• 1 Department of Biological Sciences, School of Science and Technology, Sunway University, Subang Jaya 47500, Selangor, Malaysia
  • 2 International Center for Chemical and Biological Sciences, H.E.J. Research Institute of Chemistry, University of Karachi, Karachi 75270, Pakistan
J Microbiol Biotechnol, 2019 Jan 28;29(1):171-177.
PMID: 30415525 DOI: 10.4014/jmb.1805.05028


Parasitic infections have remained a significant burden on human and animal health. In part, this is due to lack of clinically-approved, novel antimicrobials and a lack of interest by the pharmaceutical industry. An alternative approach is to modify existing clinically-approved drugs for efficient delivery formulations to ensure minimum inhibitory concentration is achieved at the target site. Nanotechnology offers the potential to enhance the therapeutic efficacy of drugs through modification of nanoparticles with ligands. Amphotericin B, nystatin, and fluconazole are clinically available drugs in the treatment of amoebal and fungal infections. These drugs were conjugated with gold nanoparticles. To characterize these gold-conjugated drug, atomic force microscopy, ultraviolet-visible spectrophotometry and Fourier transform infrared spectroscopy were performed. These drugs and their gold nanoconjugates were examined for antimicrobial activity against the protist pathogen, Acanthamoeba castellanii of the T4 genotype. Moreover, host cell cytotoxicity assays were accomplished. Cytotoxicity of these drugs and drug-conjugated gold nanoparticles was also determined by lactate dehydrogenase assay. Gold nanoparticles conjugation resulted in enhanced bioactivity of all three drugs with amphotericin B producing the most significant effects against Acanthamoeba castellanii (p < 0.05). In contrast, bare gold nanoparticles did not exhibit antimicrobial potency. Furthermore, amoebae treated with drugs-conjugated gold nanoparticles showed reduced cytotoxicity against HeLa cells. In this report, we demonstrated the use of nanotechnology to modify existing clinically-approved drugs and enhance their efficacy against pathogenic amoebae. Given the lack of development of novel drugs, this is a viable approach in the treatment of neglected diseases.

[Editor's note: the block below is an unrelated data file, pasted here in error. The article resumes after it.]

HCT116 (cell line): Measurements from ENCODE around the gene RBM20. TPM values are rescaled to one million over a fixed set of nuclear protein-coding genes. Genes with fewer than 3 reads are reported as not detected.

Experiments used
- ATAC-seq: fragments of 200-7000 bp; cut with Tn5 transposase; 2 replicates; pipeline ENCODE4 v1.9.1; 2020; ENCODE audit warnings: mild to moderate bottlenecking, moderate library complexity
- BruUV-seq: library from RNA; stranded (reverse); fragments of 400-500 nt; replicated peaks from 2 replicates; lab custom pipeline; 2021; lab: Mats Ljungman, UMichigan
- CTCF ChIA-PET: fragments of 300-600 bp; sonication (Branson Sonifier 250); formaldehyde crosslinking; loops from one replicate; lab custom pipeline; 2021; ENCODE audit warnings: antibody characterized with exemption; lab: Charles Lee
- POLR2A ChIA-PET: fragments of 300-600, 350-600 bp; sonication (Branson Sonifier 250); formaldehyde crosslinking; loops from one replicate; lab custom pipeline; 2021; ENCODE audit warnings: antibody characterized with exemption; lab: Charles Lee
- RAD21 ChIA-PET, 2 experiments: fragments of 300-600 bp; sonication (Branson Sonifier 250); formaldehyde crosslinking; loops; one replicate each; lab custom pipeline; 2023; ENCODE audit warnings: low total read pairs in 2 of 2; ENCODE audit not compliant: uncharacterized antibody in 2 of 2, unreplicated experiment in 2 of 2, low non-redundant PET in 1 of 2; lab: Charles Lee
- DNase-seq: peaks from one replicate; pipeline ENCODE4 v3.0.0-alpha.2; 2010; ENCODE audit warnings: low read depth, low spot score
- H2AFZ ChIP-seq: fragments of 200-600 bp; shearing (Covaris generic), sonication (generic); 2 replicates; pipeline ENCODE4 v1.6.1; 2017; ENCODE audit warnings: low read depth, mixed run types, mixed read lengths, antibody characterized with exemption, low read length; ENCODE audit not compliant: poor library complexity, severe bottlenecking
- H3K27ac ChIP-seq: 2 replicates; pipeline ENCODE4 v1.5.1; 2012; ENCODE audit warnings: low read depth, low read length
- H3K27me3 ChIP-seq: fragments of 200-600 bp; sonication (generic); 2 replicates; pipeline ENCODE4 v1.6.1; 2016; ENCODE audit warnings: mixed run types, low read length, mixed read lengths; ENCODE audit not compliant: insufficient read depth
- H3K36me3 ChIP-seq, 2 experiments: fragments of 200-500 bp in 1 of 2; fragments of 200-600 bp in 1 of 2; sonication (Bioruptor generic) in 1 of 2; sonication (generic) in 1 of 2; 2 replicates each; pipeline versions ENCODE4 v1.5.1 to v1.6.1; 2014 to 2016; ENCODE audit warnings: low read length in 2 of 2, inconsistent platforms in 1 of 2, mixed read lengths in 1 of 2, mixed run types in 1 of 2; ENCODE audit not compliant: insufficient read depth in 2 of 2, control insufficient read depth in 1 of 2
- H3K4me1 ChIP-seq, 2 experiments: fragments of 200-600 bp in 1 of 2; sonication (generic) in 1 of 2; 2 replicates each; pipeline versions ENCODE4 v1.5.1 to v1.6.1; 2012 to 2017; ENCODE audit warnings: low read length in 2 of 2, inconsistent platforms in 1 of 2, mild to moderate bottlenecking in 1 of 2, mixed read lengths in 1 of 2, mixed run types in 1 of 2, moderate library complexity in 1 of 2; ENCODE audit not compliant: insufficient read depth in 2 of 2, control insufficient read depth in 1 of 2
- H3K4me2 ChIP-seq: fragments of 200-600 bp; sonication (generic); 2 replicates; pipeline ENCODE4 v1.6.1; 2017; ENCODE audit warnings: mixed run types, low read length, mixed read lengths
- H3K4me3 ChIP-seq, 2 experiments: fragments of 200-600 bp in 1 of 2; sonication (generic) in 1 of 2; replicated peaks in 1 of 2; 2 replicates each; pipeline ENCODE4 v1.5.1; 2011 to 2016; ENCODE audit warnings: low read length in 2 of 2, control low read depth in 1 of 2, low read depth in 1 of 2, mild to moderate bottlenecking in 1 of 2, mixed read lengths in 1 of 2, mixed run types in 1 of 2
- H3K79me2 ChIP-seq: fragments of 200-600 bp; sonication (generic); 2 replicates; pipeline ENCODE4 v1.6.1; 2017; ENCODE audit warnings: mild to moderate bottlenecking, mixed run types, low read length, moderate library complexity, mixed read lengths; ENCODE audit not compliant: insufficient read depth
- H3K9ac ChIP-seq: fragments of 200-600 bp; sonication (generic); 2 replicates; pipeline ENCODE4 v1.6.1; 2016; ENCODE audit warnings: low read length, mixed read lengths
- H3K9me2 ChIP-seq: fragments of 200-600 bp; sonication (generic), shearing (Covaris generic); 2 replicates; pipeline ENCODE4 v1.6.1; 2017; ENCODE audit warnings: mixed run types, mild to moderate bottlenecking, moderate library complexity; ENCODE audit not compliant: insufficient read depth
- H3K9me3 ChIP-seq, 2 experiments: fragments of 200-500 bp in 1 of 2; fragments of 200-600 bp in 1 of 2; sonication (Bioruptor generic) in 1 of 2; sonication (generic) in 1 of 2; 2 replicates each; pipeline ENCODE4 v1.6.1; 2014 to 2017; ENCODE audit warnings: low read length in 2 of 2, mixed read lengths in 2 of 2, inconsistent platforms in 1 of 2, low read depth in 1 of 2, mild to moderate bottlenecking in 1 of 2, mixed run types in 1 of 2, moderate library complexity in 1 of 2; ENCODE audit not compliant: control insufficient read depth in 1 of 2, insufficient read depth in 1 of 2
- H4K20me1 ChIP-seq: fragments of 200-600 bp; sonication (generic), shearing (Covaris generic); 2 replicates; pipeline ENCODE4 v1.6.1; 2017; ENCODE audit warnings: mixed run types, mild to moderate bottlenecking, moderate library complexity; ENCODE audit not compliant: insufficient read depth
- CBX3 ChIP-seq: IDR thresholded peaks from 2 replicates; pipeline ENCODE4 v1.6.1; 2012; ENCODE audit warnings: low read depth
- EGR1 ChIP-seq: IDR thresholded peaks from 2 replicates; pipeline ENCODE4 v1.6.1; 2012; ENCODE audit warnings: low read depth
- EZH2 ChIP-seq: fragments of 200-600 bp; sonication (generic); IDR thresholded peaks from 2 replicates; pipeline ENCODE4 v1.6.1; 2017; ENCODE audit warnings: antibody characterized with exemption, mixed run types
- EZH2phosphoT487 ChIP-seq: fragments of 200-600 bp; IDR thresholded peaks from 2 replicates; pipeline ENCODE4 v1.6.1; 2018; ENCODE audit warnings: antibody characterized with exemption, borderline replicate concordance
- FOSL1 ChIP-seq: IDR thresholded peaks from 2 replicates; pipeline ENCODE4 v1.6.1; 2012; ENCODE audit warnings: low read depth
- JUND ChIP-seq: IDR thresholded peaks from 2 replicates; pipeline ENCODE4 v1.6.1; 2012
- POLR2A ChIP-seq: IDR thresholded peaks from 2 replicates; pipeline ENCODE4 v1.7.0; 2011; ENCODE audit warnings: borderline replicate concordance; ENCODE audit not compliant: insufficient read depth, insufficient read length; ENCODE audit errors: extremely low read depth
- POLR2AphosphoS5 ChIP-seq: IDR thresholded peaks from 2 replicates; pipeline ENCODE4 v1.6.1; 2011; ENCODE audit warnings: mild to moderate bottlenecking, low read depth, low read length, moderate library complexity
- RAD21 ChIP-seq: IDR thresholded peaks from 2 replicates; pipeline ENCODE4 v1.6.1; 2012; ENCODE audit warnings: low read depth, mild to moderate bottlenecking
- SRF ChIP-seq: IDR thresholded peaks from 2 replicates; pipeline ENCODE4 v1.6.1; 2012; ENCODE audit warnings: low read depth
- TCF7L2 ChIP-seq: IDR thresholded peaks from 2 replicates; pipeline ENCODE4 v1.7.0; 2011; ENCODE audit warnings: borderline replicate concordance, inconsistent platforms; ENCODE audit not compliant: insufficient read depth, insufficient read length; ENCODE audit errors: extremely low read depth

* Title and MeSH Headings from MEDLINE®/PubMed®, a database of the U.S. National Library of Medicine.